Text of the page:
Sat, 21 Feb 2004

Southeast Asia in 2004: Living dangerously again

Thang D. Nguyen, Program Coordinator, United in Diversity Forum, Jakarta

2004, the Year of the Monkey, will be an exciting, but challenging one for Southeast Asia.

The New Year has already challenged the leadership in several Southeast Asian countries with the bird flu outbreak. Thus far, this epidemic has taken lives in Thailand and Vietnam and led to mass culls of millions of chickens throughout Asia -- from Cambodia to China, Laos, Indonesia, Japan, Pakistan, South Korea and Taiwan -- and recently reached the US.

While scientists still try to confirm if this virus can be transmitted human-to-human, it gives us all a chilling reminder of the Severe Acute Respiratory Syndrome (SARS) that took many lives and damaged Asia's economies severely last year and shows that the region's leadership has failed the test of handling this crisis.

The bird flu aside, leadership in several Southeast Asian countries is expected to change this year. For Indonesia and the Philippines, 2004 is an important year as their presidential elections are only a few months away.

In the Philippines, one can only hope that, if re-elected, President Gloria Macapagal Arroyo will become a better president than she has in her first term in office, especially in revitalizing the economy and dealing with the Muslim rebels in the south. As bright and strong a leader as she is, President Arroyo needs to enhance and protect her credibility by making her decisions in a manner consistent with what she says.

Even though the excitement about Indonesia's elections has not picked up yet, as it did at the same time before the 1999 elections, it will be a most significant presidential election in the country's history as the president will be selected by direct votes. President Megawati Soekarnoputri -- despite her shortcomings and lack of leadership -- is in fact the leading candidate at the moment.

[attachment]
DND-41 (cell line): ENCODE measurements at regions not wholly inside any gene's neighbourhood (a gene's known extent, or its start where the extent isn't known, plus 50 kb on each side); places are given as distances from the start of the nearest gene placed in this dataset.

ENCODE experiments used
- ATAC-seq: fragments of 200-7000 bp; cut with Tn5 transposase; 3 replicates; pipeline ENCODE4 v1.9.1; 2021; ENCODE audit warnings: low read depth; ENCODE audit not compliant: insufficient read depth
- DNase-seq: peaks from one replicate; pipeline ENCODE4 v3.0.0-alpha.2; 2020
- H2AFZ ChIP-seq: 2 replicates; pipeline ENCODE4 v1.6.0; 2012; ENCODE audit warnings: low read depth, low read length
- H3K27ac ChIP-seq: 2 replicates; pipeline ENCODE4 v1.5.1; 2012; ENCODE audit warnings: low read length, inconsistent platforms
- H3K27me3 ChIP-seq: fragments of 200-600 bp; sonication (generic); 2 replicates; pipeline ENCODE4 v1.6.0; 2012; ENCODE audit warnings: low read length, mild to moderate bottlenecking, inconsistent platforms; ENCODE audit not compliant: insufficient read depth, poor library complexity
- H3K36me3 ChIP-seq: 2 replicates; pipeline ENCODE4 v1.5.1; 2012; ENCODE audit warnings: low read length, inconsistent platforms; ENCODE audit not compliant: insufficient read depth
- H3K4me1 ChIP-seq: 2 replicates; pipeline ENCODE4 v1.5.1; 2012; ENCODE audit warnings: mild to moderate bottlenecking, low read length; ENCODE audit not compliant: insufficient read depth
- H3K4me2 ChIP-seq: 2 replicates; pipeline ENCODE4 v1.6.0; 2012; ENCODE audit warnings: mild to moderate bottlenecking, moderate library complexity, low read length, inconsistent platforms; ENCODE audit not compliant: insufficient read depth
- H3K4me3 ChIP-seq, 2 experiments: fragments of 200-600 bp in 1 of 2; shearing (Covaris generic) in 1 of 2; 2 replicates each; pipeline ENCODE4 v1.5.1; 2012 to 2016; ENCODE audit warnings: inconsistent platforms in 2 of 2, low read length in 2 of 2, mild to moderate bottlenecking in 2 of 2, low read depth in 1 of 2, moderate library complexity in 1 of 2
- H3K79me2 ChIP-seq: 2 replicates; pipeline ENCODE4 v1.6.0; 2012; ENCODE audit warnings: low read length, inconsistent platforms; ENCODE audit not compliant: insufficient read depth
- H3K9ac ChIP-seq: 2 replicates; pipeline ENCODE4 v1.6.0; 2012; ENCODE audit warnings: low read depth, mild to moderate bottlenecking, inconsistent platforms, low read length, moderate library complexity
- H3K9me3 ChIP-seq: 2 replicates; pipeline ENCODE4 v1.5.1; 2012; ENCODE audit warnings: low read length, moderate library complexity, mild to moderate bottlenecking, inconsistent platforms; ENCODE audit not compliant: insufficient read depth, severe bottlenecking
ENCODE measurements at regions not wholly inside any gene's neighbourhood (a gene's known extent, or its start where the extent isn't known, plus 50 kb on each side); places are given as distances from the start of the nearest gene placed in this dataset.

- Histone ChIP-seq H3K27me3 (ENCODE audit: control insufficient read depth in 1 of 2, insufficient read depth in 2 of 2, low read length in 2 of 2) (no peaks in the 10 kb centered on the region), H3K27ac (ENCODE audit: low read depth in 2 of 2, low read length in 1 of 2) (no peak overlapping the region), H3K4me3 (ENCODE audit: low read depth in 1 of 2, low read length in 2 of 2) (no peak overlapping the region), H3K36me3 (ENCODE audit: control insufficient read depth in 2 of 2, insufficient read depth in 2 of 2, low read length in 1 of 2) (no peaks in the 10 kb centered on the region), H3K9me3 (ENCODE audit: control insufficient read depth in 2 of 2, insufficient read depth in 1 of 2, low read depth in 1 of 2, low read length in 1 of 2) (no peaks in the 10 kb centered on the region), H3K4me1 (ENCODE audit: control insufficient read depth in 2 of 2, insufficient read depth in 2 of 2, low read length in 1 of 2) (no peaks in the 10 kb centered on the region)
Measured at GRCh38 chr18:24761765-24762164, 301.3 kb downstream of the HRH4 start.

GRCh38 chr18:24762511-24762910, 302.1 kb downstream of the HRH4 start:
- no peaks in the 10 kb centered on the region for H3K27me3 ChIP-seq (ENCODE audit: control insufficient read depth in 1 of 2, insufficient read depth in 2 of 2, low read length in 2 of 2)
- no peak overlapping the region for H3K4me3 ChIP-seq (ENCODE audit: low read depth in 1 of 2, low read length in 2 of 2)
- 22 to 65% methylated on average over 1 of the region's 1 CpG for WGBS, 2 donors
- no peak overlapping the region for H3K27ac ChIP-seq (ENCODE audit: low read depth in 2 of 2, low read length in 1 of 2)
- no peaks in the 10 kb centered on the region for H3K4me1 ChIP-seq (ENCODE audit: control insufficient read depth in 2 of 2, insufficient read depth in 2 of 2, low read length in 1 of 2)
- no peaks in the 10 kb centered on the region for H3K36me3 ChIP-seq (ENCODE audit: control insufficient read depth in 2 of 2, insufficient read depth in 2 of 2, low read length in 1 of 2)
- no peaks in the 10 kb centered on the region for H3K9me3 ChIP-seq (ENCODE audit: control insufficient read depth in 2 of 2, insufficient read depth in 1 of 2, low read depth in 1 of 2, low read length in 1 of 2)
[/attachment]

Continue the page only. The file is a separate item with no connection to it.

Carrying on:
Whatever the outcomes of the presidential elections in Indonesia and the Philippines, it is certain that the elected presidents have an overwhelmingly challenging task of bringing about stability, security, and prosperity in these troubled democracies.

A quick look at its other heads of states shows that Southeast Asia's leadership is young and, therefore, still on the learning curve.

Malaysia's new prime minister, Abdullah Badawi -- or Pak Lah as he is affectionately called -- took office last October as Dr. Mahathir bin Mohamad retired after 22 years of leadership. Pak Lah is navigating to find his own direction and build his own leadership style, which is different from that of Dr. Mahathir bin Mohamad.

Thus far, he appears to fair rather well. Malaysia will soon have its general elections. It is reasonable to expect that Pak Lah will make good use of his time in office to gain popularity before deciding when the elections will take place.

Singapore's Prime Minister Goh Chok Tong is expected to hand the baton over to Deputy Prime Minister Lee Hsien Loong (the son of Singapore's founding father, Senior Minister Lee Kuan Yew), by 2005. While the exact timing of this transition is unclear, it is certain that Goh will do so when he feels is most appropriate and that Lee, the junior, has been well groomed and is ready to take charge ably as soon as he assumes his new post.